I stood before them in my underpants. It was a real-life fulfillment of those naked-in-a-room-full-of-strangers dreams. I folded my arms across my chest, hunched over.

The matron reached out her hand in an impatient hand-it-over-missy gesture. I handed her my plastic bag of clothing. Then she pointed at my feet. I held up the flip-flops I’d brought with me, beat-up things I bought at a drug store six years earlier. She took them from me, furrowed her brow as she disdainfully examined the soles.

She tssked, shook her head, smacked her hands together in a motion that indicated slipping. She tossed me a pair of pink plastic slippers three sizes too small for me; I shoved my feet as far in as they’d go.

The matron pointed at a scrawny woman wearing what looked like men’s boxer shorts. The woman didn’t look up at me. Instead she just pulled a date pit out her mouth and slowly gathered supplies — soap, a comb, scrubbing mitts — in a plastic bucket. Then she unceremoniously stripped down to her underpants.

I eyed her with a sidelong peek. Her skin stretched over her chicken arms; her knees knobbed and belly sloped. I could tell she’d been skinny for a long time.

She motioned and I hobbled behind her, heels dragging along the wet floor.

We passed through a domed room of unkempt opulence. Mold bloomed alongside the peeling frescoes on the walls.  Gray caulk crosshatched the floor, revealing the pattern of tiles long since removed. Bulges of dim light sagged across the space and I imagined wealthy Marrakeshians, perhaps a century before — miles of black hair and plump naked bodies, like a Roman painting. I imagined soft laughter and the smell of argan oil.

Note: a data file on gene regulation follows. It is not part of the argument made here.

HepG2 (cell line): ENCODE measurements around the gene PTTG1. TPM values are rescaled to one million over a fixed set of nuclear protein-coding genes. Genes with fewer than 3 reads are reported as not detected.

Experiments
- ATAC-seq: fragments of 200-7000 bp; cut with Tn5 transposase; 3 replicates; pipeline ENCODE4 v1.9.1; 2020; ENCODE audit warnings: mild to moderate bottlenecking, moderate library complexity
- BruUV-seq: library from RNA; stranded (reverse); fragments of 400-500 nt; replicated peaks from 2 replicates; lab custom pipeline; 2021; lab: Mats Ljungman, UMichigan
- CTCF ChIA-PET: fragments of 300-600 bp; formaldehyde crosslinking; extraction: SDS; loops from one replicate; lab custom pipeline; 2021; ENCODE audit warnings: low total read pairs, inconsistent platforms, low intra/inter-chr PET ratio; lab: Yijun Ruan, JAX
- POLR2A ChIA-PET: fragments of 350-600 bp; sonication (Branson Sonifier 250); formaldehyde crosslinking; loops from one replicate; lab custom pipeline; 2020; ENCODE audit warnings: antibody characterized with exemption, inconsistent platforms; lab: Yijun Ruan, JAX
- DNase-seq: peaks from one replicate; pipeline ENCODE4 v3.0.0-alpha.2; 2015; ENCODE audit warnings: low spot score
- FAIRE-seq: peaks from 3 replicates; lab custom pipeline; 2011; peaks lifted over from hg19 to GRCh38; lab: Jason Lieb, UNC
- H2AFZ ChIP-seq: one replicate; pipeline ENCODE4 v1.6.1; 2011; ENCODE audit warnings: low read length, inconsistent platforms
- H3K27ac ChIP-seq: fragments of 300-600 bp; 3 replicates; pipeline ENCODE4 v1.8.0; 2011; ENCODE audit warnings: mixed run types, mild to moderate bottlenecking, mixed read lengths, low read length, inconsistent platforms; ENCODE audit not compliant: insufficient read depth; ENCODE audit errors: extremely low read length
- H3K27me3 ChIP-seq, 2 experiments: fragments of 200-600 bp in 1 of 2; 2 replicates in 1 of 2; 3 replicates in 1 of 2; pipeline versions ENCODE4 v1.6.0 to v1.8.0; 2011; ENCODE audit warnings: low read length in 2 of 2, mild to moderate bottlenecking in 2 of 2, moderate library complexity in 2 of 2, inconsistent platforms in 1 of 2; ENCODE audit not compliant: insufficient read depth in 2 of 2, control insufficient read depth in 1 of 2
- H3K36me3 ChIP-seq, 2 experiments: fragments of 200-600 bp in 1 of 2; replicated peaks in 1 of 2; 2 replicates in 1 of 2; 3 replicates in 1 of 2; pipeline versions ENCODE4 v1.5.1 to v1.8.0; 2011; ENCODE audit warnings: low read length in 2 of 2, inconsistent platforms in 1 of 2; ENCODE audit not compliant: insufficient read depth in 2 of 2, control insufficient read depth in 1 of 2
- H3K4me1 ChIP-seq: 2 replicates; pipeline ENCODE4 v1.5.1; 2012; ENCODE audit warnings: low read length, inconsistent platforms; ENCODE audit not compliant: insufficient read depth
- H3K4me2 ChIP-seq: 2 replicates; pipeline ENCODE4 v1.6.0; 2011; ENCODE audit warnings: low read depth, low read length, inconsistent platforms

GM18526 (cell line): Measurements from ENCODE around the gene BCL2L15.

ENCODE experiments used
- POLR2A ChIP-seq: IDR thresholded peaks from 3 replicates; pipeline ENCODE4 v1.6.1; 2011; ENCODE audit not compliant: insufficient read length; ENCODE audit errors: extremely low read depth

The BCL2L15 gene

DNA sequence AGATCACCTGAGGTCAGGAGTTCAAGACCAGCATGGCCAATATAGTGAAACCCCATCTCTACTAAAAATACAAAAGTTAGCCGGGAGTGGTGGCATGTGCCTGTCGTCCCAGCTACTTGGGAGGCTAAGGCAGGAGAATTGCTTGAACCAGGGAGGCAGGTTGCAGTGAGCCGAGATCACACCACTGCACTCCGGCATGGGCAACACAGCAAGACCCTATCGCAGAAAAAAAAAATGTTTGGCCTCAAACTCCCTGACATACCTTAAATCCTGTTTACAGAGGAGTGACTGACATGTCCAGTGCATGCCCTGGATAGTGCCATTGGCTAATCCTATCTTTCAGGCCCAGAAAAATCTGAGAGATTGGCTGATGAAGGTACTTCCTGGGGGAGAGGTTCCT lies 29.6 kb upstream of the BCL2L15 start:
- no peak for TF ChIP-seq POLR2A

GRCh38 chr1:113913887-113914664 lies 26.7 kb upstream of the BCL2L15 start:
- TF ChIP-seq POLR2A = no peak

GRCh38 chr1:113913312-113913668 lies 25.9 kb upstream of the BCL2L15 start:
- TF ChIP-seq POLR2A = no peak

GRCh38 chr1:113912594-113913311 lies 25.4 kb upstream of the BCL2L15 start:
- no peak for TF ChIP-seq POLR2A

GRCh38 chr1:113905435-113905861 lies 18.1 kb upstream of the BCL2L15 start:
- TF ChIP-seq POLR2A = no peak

We entered a cave of a room. The chemical smell of cheap shampoo hung heavy. Small holes in the ceiling created a hopscotch of light. In the corner, an elderly woman hummed as she rinsed her folds of flesh with water from a neon plastic bucket. Steam billowed and damp voices echoed from the next room: high young voices and raspy old ones, a female chatter.

My attendant motioned for me to sit. I lowered onto a plastic mat surrounded by buckets of varying sizes. I kept my knees to my chest.

I glanced at her but she didn’t meet my eyes. She began the treatment abruptly: she tossed pails of water over my head, yanked a comb through my hair, scrubbed my flesh with a scratchy black soap until it turned bright pink.

She spoke in a language of gestures, her hands signaling when to roll over, which arm to lift, when to expect the warmest of the water. She kept her eyes focused on her supplies and my body. There was no ceremony or false tenderness to her movements. Her hands slid down my flesh with practiced efficiency. This was her job. And the soggy wrinkles of her hands told me she’d been doing it for a long time.

She laid me down on the mat, so that all I saw was that one beam of light, and I gasped under the flush of hot water. I felt raw, weeks of dried skin and cumin-stained sweat rinsing off; weeks of lowered eyes and silent eff-yous, my own defenses and expectations of myself. It all slipped down the floor drain in a gurgle.

Under the briskness of hands that have served and served, I felt something in me soften.

I wanted it then. I wanted a sisterhood so bad it hurt. I wanted some kind of gesture, some acknowledgment from this attendant who refused to look me in the eyes, whose language I didn’t speak. This skinny woman who’d just spent thirty minutes scrubbing me clean with weathered old hands — I wanted it to mean more than that. I wanted to be someone’s sister, someone’s daughter; I wanted to feel something with this attendant — that we’d exchanged something that wasn’t superficial, fleeting, transactional. That we were both women, that we’d just been women, together — in a world where it’s not so damn easy to be that.

Instead, I choked on the water and pretended my tears were just from the sting of the cheap shampoo. The attendant poked me in the shoulder, signaling that I was done. She helped me up and held onto my arm as I crossed the room. I shuffled in the tiny slippers.

We went back through the moldy hall. As we approached the foyer, she looked up at me. Our eyes meet and she gave a little smile, almost shyly.

I smiled back, feeling in that moment like exactly what I was — a scrubbed-pink Westerner in my underpants and too-small plastic slippers.

It wasn’t the earth-shattering, heaven-singing moment of gender connectedness I’d craved. But I was too tough for that anyway, right? I’d paid and I’d gotten what there was to get — a smile like a spindle of light cutting through a crumbled room.